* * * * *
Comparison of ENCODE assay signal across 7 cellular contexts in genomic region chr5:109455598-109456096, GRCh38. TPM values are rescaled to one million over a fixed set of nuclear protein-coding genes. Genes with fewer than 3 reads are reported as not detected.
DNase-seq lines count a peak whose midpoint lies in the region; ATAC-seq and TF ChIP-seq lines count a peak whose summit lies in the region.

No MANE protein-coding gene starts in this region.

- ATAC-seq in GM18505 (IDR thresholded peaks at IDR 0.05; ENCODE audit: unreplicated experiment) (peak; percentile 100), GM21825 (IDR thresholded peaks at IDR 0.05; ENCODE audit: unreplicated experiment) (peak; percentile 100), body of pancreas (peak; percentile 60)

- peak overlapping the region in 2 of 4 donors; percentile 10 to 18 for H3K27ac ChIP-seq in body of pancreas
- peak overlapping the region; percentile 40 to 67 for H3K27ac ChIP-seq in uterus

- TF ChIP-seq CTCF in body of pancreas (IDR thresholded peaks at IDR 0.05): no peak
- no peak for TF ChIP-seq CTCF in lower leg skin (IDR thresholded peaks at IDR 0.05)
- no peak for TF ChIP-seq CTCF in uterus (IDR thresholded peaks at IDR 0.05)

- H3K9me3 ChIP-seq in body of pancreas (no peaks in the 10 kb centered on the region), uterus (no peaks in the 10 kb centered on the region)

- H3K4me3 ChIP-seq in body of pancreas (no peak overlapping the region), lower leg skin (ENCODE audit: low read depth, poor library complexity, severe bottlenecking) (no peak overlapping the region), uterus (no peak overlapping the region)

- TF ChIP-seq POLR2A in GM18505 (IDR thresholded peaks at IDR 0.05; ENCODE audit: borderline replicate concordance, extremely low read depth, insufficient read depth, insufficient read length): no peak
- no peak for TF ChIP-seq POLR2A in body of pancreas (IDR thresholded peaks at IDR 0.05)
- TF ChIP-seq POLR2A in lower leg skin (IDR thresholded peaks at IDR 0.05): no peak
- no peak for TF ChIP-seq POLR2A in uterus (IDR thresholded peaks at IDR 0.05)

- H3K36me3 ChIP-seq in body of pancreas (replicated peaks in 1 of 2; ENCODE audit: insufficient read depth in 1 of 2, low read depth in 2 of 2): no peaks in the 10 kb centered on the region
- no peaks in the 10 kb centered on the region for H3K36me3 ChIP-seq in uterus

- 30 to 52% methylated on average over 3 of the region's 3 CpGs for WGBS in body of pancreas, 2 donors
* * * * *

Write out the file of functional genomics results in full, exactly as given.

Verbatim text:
Comparison of ENCODE assay signal across 7 cellular contexts in genomic region chr5:109455598-109456096, GRCh38. TPM values are rescaled to one million over a fixed set of nuclear protein-coding genes. Genes with fewer than 3 reads are reported as not detected.
DNase-seq lines count a peak whose midpoint lies in the region; ATAC-seq and TF ChIP-seq lines count a peak whose summit lies in the region.

No MANE protein-coding gene starts in this region.

- ATAC-seq in GM18505 (IDR thresholded peaks at IDR 0.05; ENCODE audit: unreplicated experiment) (peak; percentile 100), GM21825 (IDR thresholded peaks at IDR 0.05; ENCODE audit: unreplicated experiment) (peak; percentile 100), body of pancreas (peak; percentile 60)

- peak overlapping the region in 2 of 4 donors; percentile 10 to 18 for H3K27ac ChIP-seq in body of pancreas
- peak overlapping the region; percentile 40 to 67 for H3K27ac ChIP-seq in uterus

- TF ChIP-seq CTCF in body of pancreas (IDR thresholded peaks at IDR 0.05): no peak
- no peak for TF ChIP-seq CTCF in lower leg skin (IDR thresholded peaks at IDR 0.05)
- no peak for TF ChIP-seq CTCF in uterus (IDR thresholded peaks at IDR 0.05)

- H3K9me3 ChIP-seq in body of pancreas (no peaks in the 10 kb centered on the region), uterus (no peaks in the 10 kb centered on the region)

- H3K4me3 ChIP-seq in body of pancreas (no peak overlapping the region), lower leg skin (ENCODE audit: low read depth, poor library complexity, severe bottlenecking) (no peak overlapping the region), uterus (no peak overlapping the region)

- TF ChIP-seq POLR2A in GM18505 (IDR thresholded peaks at IDR 0.05; ENCODE audit: borderline replicate concordance, extremely low read depth, insufficient read depth, insufficient read length): no peak
- no peak for TF ChIP-seq POLR2A in body of pancreas (IDR thresholded peaks at IDR 0.05)
- TF ChIP-seq POLR2A in lower leg skin (IDR thresholded peaks at IDR 0.05): no peak
- no peak for TF ChIP-seq POLR2A in uterus (IDR thresholded peaks at IDR 0.05)

- H3K36me3 ChIP-seq in body of pancreas (replicated peaks in 1 of 2; ENCODE audit: insufficient read depth in 1 of 2, low read depth in 2 of 2): no peaks in the 10 kb centered on the region
- no peaks in the 10 kb centered on the region for H3K36me3 ChIP-seq in uterus

- 30 to 52% methylated on average over 3 of the region's 3 CpGs for WGBS in body of pancreas, 2 donors